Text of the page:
The ability to set the narrative is the biggest advantage in any public controversy. And prosecutors are not alone in exploiting it. It is the métier of government officials. As progressivism has magnified the administrative state, the self-image of federal bureaucrats has become technocratic altruism: Let us explain what’s going on; after all, we’re just selflessly looking out for you, calling agenda-free balls and strikes. Think of Barack Obama, dyed-in-the-wool leftist, insisting he’s just a pragmatic, non-ideological problem-solver.
Is this bureaucracy “the deep state”? That’s an exaggeration — try, say, China or Turkey if you want to see what a real deep state looks like. Nevertheless, our modern form of government does make technocrats a force to be reckoned with, and they abide supervision and oversight only by other progressives. When a constitutionalist has the temerity to observe that technocrats are subordinate to executive political leadership and must answer to the legislature that created and funds their agencies, they brood about their “independence.” In their minds, they are an unaccountable fourth branch of government — at least until their fellow non-ideological pragmatists return to power.
For this species of arrogance, setting the narrative is a jealously guarded prerogative.
We are to understand the bureaucracy’s work as unimpeachably noble and that so, therefore, are its tactics. Consequently, the government’s “cooperator” is never to be called a spy. He’s a “confidential informant” or, as the FBI’s former Director James Comey put it in a tweet this week, a “confidential human source.”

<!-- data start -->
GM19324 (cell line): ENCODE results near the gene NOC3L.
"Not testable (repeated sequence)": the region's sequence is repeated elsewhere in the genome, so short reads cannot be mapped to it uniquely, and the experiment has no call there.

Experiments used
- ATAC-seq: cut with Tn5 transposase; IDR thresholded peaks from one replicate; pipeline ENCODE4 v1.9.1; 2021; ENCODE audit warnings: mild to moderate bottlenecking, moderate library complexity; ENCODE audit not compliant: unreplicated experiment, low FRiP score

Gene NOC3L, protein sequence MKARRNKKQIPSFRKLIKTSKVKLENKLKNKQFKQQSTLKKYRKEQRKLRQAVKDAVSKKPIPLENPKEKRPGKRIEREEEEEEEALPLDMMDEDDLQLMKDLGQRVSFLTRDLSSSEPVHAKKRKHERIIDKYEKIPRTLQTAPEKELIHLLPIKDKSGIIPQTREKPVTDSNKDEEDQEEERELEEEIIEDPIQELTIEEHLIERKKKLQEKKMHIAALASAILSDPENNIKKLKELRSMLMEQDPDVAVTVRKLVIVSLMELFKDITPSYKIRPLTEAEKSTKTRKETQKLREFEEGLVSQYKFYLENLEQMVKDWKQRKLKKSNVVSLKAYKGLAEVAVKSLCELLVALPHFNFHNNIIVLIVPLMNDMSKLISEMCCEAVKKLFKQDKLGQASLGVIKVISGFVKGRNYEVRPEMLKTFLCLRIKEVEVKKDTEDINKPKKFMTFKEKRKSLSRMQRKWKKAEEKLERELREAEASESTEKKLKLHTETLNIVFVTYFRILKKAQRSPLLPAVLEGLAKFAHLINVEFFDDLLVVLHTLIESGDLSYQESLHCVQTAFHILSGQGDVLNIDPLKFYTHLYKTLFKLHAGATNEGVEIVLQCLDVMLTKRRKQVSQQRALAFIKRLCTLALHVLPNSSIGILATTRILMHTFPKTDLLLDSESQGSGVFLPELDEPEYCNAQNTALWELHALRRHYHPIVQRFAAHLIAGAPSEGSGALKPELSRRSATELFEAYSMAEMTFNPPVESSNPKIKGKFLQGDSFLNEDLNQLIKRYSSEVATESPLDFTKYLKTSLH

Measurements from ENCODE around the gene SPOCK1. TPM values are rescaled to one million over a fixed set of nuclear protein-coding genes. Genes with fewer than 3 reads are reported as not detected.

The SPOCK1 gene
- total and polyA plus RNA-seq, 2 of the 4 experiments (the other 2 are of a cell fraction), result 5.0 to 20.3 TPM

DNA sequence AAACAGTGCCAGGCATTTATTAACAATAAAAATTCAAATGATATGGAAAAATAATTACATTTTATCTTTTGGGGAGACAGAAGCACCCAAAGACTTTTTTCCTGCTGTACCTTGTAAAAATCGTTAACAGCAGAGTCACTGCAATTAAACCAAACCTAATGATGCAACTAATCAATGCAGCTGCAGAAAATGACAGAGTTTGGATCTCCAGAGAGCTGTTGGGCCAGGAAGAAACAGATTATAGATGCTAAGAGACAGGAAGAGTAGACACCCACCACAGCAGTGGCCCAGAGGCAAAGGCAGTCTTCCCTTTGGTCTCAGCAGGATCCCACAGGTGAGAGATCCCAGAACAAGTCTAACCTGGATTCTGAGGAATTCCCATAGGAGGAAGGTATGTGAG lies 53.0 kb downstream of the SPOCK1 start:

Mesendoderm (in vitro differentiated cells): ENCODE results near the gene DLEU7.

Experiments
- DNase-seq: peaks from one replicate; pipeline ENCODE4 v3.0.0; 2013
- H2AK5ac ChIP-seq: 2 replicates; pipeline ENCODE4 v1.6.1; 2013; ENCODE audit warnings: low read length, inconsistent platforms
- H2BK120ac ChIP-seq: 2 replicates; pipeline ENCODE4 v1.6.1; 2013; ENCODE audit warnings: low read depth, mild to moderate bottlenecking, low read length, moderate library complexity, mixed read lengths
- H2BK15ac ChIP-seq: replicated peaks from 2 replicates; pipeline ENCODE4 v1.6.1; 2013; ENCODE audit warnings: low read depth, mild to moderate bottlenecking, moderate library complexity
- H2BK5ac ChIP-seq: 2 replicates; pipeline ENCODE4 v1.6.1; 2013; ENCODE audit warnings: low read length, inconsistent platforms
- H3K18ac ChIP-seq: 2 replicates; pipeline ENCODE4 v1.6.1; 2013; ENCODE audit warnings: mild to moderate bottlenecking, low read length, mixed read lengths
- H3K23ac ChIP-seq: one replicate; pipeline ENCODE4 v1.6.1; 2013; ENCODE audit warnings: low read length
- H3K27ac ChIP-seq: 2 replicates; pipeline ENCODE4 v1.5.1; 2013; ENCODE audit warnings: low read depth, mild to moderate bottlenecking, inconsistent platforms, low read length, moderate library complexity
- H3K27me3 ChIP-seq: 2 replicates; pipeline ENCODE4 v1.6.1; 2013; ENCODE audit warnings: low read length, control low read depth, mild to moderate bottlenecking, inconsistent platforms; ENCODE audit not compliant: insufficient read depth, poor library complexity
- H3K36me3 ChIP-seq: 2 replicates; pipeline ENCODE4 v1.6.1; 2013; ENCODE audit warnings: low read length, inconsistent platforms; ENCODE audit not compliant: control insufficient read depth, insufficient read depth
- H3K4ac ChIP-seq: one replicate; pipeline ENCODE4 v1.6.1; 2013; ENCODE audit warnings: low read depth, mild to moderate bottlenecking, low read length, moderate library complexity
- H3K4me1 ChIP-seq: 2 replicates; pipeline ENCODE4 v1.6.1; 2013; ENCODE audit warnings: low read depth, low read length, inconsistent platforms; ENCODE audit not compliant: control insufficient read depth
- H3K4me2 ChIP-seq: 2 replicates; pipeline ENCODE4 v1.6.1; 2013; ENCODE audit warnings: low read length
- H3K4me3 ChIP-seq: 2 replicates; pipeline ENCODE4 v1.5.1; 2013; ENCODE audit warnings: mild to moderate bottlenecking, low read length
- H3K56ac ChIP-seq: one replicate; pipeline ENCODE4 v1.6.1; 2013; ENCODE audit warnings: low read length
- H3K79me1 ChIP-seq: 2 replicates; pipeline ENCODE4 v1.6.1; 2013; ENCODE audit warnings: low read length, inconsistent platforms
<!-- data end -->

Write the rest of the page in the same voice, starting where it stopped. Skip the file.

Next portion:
These are not neutral terms. The implication is that these operatives are always benign, even vital. A “source” is that most treasured of intelligence assets, to be protected at all costs — even the need for accountability when power is abused must give way to the confidentiality of intelligence “methods and sources.” “Source” connotes a well-placed asset who has bored into the inner sanctum of jihadists or gangsters — an “informant” whose information saves lives.
But there is another side of the story.
By and large, “confidential informants” do not emerge from the womb with a passion to protect the United States. Quite often, they become informants because they’ve gotten themselves jammed up with the police. Some are sociopaths: shrewd enough to know that the only way out of either a long prison term or a short life expectancy is to become the government’s eyes and ears; self-aware enough to know that, in undercover work, bad character, mendacity, and survival instincts are tools of the trade. Not many Mother Teresas can infiltrate hostile foreign powers, drug cartels, and organized-crime networks.